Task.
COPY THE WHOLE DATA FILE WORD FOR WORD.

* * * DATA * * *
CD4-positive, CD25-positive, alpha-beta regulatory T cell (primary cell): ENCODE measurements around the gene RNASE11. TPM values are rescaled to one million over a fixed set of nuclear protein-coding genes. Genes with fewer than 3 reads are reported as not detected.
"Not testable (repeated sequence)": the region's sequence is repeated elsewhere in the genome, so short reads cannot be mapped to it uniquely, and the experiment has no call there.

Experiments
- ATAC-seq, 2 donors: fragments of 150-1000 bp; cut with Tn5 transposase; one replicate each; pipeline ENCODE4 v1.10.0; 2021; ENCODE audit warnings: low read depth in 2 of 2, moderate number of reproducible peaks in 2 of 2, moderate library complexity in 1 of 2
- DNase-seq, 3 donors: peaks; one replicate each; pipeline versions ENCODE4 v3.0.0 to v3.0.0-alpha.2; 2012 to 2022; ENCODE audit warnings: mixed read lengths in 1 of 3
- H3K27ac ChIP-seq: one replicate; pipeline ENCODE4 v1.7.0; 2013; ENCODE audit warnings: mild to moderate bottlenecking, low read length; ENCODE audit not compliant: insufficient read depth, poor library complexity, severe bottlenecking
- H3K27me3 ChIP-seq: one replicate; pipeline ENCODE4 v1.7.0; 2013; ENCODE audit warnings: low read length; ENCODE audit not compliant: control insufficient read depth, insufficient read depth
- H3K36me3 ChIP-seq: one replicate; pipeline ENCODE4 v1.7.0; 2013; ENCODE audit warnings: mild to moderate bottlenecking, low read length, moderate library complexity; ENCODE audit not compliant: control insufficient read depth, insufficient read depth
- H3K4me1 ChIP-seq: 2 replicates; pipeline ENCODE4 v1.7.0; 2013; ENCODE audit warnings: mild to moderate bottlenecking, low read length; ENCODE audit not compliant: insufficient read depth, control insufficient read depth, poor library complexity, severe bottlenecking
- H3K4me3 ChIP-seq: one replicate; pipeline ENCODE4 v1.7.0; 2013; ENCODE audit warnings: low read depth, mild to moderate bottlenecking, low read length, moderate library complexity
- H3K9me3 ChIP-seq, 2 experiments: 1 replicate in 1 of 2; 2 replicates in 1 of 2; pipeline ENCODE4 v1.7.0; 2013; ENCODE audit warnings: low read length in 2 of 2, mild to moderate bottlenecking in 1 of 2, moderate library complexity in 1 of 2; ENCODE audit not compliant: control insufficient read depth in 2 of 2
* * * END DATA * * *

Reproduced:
CD4-positive, CD25-positive, alpha-beta regulatory T cell (primary cell): ENCODE measurements around the gene RNASE11. TPM values are rescaled to one million over a fixed set of nuclear protein-coding genes. Genes with fewer than 3 reads are reported as not detected.
"Not testable (repeated sequence)": the region's sequence is repeated elsewhere in the genome, so short reads cannot be mapped to it uniquely, and the experiment has no call there.

Experiments
- ATAC-seq, 2 donors: fragments of 150-1000 bp; cut with Tn5 transposase; one replicate each; pipeline ENCODE4 v1.10.0; 2021; ENCODE audit warnings: low read depth in 2 of 2, moderate number of reproducible peaks in 2 of 2, moderate library complexity in 1 of 2
- DNase-seq, 3 donors: peaks; one replicate each; pipeline versions ENCODE4 v3.0.0 to v3.0.0-alpha.2; 2012 to 2022; ENCODE audit warnings: mixed read lengths in 1 of 3
- H3K27ac ChIP-seq: one replicate; pipeline ENCODE4 v1.7.0; 2013; ENCODE audit warnings: mild to moderate bottlenecking, low read length; ENCODE audit not compliant: insufficient read depth, poor library complexity, severe bottlenecking
- H3K27me3 ChIP-seq: one replicate; pipeline ENCODE4 v1.7.0; 2013; ENCODE audit warnings: low read length; ENCODE audit not compliant: control insufficient read depth, insufficient read depth
- H3K36me3 ChIP-seq: one replicate; pipeline ENCODE4 v1.7.0; 2013; ENCODE audit warnings: mild to moderate bottlenecking, low read length, moderate library complexity; ENCODE audit not compliant: control insufficient read depth, insufficient read depth
- H3K4me1 ChIP-seq: 2 replicates; pipeline ENCODE4 v1.7.0; 2013; ENCODE audit warnings: mild to moderate bottlenecking, low read length; ENCODE audit not compliant: insufficient read depth, control insufficient read depth, poor library complexity, severe bottlenecking
- H3K4me3 ChIP-seq: one replicate; pipeline ENCODE4 v1.7.0; 2013; ENCODE audit warnings: low read depth, mild to moderate bottlenecking, low read length, moderate library complexity
- H3K9me3 ChIP-seq, 2 experiments: 1 replicate in 1 of 2; 2 replicates in 1 of 2; pipeline ENCODE4 v1.7.0; 2013; ENCODE audit warnings: low read length in 2 of 2, mild to moderate bottlenecking in 1 of 2, moderate library complexity in 1 of 2; ENCODE audit not compliant: control insufficient read depth in 2 of 2